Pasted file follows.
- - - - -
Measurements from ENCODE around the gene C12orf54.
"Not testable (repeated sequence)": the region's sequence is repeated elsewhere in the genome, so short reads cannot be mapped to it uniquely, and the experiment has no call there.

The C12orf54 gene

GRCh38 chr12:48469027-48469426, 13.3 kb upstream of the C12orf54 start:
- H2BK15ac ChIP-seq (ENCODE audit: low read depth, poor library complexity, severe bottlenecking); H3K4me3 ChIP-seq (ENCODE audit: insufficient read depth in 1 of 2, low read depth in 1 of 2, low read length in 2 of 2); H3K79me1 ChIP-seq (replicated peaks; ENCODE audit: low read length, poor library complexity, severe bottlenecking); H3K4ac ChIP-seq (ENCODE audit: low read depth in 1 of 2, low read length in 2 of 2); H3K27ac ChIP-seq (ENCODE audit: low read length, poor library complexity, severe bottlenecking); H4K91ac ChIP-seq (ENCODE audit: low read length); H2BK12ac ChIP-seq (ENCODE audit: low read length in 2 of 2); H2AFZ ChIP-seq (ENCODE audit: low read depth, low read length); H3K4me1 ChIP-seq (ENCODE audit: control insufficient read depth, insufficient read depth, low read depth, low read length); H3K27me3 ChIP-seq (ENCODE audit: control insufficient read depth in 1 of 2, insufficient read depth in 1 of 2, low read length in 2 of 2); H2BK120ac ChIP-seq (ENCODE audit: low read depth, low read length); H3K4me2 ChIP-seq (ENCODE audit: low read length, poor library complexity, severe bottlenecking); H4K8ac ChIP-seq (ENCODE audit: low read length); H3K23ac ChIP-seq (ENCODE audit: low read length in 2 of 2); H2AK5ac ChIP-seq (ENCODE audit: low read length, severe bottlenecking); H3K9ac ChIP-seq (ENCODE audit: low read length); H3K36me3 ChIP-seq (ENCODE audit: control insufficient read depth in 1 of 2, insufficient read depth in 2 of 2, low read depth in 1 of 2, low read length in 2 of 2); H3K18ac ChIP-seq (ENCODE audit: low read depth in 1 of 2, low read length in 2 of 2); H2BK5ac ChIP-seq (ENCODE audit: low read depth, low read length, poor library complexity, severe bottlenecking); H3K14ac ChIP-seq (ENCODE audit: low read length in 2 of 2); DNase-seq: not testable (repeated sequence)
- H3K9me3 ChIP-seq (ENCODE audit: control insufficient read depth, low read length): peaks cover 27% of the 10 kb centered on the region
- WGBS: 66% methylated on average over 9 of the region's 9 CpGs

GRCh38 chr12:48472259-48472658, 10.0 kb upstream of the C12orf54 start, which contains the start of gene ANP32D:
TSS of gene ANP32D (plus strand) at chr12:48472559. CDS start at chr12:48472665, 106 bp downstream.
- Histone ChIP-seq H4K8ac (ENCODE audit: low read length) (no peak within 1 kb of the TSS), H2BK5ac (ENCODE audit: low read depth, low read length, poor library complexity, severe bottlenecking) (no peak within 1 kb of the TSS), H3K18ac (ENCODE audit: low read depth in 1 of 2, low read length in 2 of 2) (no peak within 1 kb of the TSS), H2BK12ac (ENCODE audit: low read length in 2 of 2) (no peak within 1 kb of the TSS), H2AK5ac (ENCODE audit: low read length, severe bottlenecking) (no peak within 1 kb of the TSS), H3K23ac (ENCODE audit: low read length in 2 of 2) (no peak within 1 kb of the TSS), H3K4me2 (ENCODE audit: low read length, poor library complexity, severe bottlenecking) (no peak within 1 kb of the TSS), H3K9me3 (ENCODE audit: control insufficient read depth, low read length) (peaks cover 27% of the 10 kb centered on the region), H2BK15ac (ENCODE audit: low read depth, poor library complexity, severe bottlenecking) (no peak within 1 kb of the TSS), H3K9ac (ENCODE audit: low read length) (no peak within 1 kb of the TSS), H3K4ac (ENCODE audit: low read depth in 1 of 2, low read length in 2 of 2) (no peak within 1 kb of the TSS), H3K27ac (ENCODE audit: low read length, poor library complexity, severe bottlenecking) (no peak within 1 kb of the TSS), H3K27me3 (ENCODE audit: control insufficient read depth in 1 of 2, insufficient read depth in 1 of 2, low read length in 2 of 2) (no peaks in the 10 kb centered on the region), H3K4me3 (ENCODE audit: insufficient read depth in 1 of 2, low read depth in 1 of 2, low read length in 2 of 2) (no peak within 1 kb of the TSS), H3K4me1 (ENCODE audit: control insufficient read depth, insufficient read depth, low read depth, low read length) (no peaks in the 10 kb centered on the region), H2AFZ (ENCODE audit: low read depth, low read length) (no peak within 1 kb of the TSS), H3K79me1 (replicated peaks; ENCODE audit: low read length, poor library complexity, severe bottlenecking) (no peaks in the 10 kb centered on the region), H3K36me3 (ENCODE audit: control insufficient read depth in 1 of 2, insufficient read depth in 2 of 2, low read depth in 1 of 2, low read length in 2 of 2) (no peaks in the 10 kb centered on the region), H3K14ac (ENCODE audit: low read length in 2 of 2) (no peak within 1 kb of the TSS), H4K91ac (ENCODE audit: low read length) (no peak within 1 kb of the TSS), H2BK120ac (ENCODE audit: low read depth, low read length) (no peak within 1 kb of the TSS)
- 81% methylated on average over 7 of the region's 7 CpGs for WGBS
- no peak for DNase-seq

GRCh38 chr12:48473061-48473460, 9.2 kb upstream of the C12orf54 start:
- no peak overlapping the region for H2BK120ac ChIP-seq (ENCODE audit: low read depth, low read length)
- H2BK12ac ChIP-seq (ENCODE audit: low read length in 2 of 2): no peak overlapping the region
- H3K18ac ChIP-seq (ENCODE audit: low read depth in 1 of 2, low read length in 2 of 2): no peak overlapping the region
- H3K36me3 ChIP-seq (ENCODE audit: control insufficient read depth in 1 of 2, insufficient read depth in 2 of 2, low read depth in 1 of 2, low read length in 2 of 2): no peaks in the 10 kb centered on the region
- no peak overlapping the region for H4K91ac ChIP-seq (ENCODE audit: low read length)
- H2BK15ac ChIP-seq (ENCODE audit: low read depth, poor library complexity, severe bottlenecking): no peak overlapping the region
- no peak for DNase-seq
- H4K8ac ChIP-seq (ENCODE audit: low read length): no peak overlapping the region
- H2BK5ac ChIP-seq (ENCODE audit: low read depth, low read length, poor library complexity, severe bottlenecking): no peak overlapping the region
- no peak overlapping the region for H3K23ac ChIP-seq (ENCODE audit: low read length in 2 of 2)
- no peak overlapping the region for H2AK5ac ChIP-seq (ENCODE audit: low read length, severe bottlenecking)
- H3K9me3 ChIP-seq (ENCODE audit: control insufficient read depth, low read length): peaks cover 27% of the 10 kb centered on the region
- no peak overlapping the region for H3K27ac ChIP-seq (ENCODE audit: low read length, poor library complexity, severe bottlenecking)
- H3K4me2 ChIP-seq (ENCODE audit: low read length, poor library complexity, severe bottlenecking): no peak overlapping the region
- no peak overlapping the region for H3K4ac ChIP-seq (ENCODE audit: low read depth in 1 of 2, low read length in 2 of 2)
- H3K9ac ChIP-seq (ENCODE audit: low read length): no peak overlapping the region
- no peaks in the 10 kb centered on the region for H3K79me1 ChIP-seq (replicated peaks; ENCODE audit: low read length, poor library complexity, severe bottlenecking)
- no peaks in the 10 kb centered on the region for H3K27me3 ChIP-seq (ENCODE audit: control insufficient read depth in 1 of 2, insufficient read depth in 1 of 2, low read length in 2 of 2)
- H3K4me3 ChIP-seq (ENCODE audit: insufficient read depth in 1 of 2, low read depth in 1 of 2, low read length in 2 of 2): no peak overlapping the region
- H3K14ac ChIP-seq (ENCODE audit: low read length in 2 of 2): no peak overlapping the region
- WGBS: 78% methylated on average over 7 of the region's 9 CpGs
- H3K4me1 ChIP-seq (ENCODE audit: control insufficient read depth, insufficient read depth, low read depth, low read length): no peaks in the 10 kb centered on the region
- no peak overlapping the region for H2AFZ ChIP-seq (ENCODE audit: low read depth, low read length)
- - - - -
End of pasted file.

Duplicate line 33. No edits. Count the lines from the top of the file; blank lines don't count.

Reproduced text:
- H3K14ac ChIP-seq (ENCODE audit: low read length in 2 of 2): no peak overlapping the region